On March 27th, in partnership with Holy Cross Lutheran Church, City Fruit hosted our second pruning event of 2021 at the Holy Cross orchard. Located in Factoria, South Bellevue, the 3 acre heirloom fruit orchard hosts 30 trees including plum, apple, quince, and pear. A hazelnut and walnut tree grow within the orchard as well! In addition to the weather being a beautiful, sunny spring day, this pruning event was special for a few reasons.
A brief history of Holy Cross Orchard
This event marked the continuation of collaboration between City Fruit and the Holy Cross Lutheran Church Earthkeeping team. Holy Cross orchardists, Ingrid and Micki, and Holy Cross groundskeeper, Rahmat, joined the event and shared their knowledge about the church and orchard throughout the work party. Ingrid shared that the Church was built over 50 years ago on what was once the site of a small farm. The congregation would meet in the old farm house in the early days, but now, the open farmlands of Bellevue have all but transitioned into urban development, with the 3 acre orchard being one of the last vestiges of undeveloped land in Factoria. Ingrid shared that the Church sees this space as an important resource and gathering place for the community, and that Holy Cross intends to protect the orchard and garden for public community use into the future.
When the Church first took over the orchard in 2010, the Earthkeeping team worried that the names of the apple varieties “had been lost to time.” Fortunately, the Seattle Tree Fruit Society was able to identify the apples as Winesap, Ben Davis, Baldwin, Esopus, Spitzenberg, Duchess of Oldenburg, Opalescent, Winter Banana, and Transparent varieties (see Holy Cross’s blog for more information). Altogether, just from July to October of 2012, the fruit trees at Holy Cross produced over half-a-ton of fruit! Wow! Although most of the fruit goes to the HopeLink Food Bank, some of the quince is sold to local restaurants, and the imperfect fruit is used in the Church’s annual community cider pressing event. Over the years, City Fruit has provided assistance to the Earthkeeping team through pruning and pest management strategies, in addition to support with cider press rentals.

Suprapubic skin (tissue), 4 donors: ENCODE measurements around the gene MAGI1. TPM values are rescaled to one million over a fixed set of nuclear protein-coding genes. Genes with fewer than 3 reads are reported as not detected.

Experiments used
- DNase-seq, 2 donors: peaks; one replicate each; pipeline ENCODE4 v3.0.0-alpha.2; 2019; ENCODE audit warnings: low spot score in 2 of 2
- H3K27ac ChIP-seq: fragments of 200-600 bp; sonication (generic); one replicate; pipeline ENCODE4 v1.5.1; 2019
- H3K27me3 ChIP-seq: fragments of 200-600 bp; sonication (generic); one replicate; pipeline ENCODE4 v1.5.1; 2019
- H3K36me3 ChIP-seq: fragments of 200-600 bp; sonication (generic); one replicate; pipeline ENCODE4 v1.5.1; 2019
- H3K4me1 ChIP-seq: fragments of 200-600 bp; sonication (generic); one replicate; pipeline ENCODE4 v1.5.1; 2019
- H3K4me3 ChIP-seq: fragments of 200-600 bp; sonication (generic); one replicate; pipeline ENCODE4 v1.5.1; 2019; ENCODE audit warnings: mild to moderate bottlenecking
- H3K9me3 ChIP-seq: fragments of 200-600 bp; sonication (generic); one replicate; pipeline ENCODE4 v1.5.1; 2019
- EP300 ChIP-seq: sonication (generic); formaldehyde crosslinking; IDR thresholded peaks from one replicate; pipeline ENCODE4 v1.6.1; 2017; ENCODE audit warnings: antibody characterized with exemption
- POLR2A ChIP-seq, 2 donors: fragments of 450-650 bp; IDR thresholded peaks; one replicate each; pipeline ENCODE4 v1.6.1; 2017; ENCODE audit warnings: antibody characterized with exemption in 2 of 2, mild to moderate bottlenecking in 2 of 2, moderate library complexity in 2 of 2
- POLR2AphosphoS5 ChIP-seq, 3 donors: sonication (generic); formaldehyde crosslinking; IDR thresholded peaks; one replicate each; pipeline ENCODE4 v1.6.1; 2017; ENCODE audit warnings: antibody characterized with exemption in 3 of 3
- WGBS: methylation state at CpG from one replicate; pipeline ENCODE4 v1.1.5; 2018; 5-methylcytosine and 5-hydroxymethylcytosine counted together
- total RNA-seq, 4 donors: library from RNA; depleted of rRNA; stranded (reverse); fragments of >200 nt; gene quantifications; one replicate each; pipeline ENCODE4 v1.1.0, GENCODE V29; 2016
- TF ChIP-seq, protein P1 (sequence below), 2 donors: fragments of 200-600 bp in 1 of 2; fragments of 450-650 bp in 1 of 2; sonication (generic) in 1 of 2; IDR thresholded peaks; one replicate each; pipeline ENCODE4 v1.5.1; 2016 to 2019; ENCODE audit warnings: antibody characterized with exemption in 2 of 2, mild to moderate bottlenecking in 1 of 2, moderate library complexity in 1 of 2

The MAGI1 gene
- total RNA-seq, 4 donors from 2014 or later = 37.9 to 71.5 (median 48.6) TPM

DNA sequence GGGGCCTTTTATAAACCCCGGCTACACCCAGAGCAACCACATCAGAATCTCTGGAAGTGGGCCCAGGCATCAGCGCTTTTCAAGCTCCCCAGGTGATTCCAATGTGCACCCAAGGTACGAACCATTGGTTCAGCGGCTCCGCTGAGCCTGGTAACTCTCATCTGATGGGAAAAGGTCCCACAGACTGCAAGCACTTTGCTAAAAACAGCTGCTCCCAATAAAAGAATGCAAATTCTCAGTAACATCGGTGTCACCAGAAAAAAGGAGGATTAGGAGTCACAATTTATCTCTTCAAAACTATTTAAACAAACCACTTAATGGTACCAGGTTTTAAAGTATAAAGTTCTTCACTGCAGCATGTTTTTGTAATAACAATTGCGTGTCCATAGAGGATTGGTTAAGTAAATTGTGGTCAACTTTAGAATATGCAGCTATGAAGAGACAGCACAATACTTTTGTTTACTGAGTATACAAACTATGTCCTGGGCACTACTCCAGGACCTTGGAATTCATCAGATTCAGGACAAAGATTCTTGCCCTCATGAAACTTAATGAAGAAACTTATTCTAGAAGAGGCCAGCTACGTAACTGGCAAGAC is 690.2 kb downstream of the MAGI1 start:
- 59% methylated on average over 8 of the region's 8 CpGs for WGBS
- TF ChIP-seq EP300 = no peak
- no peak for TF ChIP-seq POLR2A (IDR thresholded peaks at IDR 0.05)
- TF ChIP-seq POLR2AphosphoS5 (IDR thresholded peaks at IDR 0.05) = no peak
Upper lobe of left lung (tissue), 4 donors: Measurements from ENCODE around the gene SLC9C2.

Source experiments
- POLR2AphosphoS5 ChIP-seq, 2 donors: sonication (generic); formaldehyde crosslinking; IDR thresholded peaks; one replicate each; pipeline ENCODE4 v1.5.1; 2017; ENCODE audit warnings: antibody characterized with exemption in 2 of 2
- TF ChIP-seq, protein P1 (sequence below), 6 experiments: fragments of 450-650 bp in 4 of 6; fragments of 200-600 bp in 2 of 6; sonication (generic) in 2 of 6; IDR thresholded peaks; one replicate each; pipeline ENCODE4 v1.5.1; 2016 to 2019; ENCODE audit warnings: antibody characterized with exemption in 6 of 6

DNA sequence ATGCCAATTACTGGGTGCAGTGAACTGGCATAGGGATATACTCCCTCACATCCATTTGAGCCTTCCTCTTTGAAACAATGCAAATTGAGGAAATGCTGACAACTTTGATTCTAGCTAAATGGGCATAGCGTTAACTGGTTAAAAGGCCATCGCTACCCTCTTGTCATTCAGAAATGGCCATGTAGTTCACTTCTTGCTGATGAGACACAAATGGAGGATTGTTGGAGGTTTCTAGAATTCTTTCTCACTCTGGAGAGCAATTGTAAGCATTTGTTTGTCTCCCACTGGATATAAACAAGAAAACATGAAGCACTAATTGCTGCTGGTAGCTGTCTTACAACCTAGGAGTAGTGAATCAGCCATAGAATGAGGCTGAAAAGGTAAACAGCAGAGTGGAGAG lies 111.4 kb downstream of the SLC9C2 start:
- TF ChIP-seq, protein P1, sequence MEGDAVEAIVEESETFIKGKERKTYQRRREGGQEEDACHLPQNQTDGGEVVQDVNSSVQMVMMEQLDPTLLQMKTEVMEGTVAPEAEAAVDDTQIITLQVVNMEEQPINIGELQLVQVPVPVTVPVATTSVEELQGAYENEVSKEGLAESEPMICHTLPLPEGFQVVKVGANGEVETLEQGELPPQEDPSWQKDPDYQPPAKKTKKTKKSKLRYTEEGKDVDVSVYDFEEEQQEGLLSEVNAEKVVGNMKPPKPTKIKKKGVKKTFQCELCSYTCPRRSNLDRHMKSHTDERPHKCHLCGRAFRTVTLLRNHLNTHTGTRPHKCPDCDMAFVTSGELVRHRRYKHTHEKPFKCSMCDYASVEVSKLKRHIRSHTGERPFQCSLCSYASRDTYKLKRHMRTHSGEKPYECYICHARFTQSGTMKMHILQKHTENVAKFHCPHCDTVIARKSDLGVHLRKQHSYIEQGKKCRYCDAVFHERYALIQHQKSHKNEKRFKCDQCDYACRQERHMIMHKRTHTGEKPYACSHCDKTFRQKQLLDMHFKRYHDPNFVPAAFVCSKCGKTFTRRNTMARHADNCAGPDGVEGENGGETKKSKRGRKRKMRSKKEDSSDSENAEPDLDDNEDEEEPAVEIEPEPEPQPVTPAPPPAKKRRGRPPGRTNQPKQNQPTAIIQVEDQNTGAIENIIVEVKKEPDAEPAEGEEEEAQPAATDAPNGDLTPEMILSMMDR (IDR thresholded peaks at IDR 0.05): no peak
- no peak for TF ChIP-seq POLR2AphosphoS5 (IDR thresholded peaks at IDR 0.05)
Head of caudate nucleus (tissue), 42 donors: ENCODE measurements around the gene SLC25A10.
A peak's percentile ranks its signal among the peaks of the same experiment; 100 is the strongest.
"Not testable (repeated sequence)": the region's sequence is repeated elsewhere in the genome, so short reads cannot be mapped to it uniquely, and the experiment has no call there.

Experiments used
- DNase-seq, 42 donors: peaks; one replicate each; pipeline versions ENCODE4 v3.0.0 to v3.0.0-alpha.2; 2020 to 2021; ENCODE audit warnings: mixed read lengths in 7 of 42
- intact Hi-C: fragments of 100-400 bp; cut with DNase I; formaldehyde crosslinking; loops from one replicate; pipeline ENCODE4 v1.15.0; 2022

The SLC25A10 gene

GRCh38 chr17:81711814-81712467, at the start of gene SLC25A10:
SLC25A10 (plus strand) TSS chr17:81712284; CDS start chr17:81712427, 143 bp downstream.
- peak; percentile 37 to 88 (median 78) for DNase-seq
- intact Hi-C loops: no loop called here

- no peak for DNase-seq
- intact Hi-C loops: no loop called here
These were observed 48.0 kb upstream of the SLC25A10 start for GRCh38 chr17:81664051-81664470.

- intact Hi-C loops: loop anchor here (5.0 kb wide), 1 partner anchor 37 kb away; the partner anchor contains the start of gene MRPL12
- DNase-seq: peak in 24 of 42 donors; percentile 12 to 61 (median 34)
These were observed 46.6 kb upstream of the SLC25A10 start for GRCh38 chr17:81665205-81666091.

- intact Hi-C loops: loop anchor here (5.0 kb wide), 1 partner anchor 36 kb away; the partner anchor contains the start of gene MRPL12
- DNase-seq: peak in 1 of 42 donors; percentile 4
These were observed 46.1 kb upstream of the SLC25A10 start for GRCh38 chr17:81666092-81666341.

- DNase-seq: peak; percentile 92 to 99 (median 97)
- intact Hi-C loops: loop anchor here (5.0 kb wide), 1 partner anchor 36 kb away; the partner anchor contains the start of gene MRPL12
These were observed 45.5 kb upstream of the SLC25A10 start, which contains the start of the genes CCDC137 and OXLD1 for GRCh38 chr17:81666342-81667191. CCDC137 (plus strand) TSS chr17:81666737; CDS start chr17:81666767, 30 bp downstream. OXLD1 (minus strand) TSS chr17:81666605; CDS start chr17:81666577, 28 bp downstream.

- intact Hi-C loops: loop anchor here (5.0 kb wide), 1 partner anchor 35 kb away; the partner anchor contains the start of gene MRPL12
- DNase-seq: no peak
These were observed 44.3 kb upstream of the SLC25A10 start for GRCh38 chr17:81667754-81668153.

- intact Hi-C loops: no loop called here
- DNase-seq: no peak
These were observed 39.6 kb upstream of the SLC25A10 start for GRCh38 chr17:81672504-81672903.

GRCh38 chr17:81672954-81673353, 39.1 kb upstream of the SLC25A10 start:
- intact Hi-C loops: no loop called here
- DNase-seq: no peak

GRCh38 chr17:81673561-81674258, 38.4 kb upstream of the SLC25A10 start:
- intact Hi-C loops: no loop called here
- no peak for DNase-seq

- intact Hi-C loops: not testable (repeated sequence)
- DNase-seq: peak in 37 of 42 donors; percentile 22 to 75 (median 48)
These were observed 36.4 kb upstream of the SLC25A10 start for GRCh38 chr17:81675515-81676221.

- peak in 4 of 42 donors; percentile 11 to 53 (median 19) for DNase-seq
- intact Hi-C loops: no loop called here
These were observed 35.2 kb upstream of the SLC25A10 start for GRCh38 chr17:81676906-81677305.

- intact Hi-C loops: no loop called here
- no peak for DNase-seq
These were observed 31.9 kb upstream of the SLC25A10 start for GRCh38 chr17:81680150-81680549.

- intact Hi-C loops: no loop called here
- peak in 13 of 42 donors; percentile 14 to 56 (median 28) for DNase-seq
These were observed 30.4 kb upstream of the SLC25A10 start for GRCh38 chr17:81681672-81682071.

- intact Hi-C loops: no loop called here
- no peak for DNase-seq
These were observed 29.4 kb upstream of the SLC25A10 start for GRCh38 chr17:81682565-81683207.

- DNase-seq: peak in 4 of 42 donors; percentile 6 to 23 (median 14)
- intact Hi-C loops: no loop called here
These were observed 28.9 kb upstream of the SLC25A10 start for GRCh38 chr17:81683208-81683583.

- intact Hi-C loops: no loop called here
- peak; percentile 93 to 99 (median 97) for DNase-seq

Master Fruit Tree Stewards at Holy Cross
This pruning event was also special in that City Fruit welcomed our newest cohort of Master Fruit Tree Stewards (MFTS) to their first workshop session. This series of classes prepares community members to grow, cultivate, and care for fruit trees in the greater Seattle community. In response to COVID-19, City Fruit made the decision to cancel last year’s 2020 program; however, we are glad to welcome last year’s cohort members back to be part of the 2021 program.
At the Holy Cross event, we had 7 MFTS and 5 community volunteers present. Julian Garcia, City Fruit’s Fruit Tree Specialist, worked with the group of MFTS to go over basic winter pruning strategies designed to increase overall tree appearance, air flow, health, and fruit production. He also reviewed the pruning techniques needed for different kinds of fruit trees, using the orchard’s apple and quince trees as examples. Tiare, City Fruit’s Community Growth and Impact Manager, worked alongside the community volunteers on pruning the orchard’s Transparent apple trees.
By the closing of the event, all volunteers and MFTS had a chance to review and polish their pruning skills, and in the process, we also removed over a dozen wheelbarrows of dead and pruned growth from the Holy Cross orchard trees! Although this wraps up winter pruning for 2021, City Fruit is excited to be moving onto harvest prep activities soon. Register on our volunteer portal (https://timecounts.org/city-fruit), and stay tuned for more work party announcements!